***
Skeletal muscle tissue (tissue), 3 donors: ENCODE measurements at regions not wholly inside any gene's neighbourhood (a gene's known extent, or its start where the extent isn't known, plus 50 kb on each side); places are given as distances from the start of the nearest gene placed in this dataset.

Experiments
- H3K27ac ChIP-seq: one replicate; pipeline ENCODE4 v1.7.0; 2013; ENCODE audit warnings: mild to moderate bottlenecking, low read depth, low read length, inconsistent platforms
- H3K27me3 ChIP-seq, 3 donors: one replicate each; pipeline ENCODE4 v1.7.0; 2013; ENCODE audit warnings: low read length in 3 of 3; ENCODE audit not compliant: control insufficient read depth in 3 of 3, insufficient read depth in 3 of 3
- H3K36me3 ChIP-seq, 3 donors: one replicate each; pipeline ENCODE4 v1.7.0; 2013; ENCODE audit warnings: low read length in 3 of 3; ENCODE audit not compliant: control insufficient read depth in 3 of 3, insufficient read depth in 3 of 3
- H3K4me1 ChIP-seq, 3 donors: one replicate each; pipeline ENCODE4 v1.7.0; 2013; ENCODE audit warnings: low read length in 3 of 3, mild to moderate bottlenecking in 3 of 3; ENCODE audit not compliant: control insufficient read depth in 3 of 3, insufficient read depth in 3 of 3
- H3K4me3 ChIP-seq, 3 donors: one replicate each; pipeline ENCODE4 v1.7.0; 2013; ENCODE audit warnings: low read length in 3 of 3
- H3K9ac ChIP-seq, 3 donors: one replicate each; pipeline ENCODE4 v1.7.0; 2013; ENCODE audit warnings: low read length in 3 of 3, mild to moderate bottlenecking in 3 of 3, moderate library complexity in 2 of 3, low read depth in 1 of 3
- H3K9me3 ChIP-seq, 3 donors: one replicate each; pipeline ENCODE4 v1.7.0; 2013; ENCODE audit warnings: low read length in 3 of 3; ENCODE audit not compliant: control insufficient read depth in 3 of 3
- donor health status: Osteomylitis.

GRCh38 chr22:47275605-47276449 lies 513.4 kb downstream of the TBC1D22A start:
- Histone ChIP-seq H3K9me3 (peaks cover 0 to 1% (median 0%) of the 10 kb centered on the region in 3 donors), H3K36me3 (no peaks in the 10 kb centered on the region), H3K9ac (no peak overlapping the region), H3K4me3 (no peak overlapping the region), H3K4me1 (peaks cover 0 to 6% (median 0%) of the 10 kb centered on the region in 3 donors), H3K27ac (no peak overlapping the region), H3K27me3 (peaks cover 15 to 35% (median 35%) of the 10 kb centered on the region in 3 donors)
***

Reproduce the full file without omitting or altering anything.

Skeletal muscle tissue (tissue), 3 donors: ENCODE measurements at regions not wholly inside any gene's neighbourhood (a gene's known extent, or its start where the extent isn't known, plus 50 kb on each side); places are given as distances from the start of the nearest gene placed in this dataset.

Experiments
- H3K27ac ChIP-seq: one replicate; pipeline ENCODE4 v1.7.0; 2013; ENCODE audit warnings: mild to moderate bottlenecking, low read depth, low read length, inconsistent platforms
- H3K27me3 ChIP-seq, 3 donors: one replicate each; pipeline ENCODE4 v1.7.0; 2013; ENCODE audit warnings: low read length in 3 of 3; ENCODE audit not compliant: control insufficient read depth in 3 of 3, insufficient read depth in 3 of 3
- H3K36me3 ChIP-seq, 3 donors: one replicate each; pipeline ENCODE4 v1.7.0; 2013; ENCODE audit warnings: low read length in 3 of 3; ENCODE audit not compliant: control insufficient read depth in 3 of 3, insufficient read depth in 3 of 3
- H3K4me1 ChIP-seq, 3 donors: one replicate each; pipeline ENCODE4 v1.7.0; 2013; ENCODE audit warnings: low read length in 3 of 3, mild to moderate bottlenecking in 3 of 3; ENCODE audit not compliant: control insufficient read depth in 3 of 3, insufficient read depth in 3 of 3
- H3K4me3 ChIP-seq, 3 donors: one replicate each; pipeline ENCODE4 v1.7.0; 2013; ENCODE audit warnings: low read length in 3 of 3
- H3K9ac ChIP-seq, 3 donors: one replicate each; pipeline ENCODE4 v1.7.0; 2013; ENCODE audit warnings: low read length in 3 of 3, mild to moderate bottlenecking in 3 of 3, moderate library complexity in 2 of 3, low read depth in 1 of 3
- H3K9me3 ChIP-seq, 3 donors: one replicate each; pipeline ENCODE4 v1.7.0; 2013; ENCODE audit warnings: low read length in 3 of 3; ENCODE audit not compliant: control insufficient read depth in 3 of 3
- donor health status: Osteomylitis.

GRCh38 chr22:47275605-47276449 lies 513.4 kb downstream of the TBC1D22A start:
- Histone ChIP-seq H3K9me3 (peaks cover 0 to 1% (median 0%) of the 10 kb centered on the region in 3 donors), H3K36me3 (no peaks in the 10 kb centered on the region), H3K9ac (no peak overlapping the region), H3K4me3 (no peak overlapping the region), H3K4me1 (peaks cover 0 to 6% (median 0%) of the 10 kb centered on the region in 3 donors), H3K27ac (no peak overlapping the region), H3K27me3 (peaks cover 15 to 35% (median 35%) of the 10 kb centered on the region in 3 donors)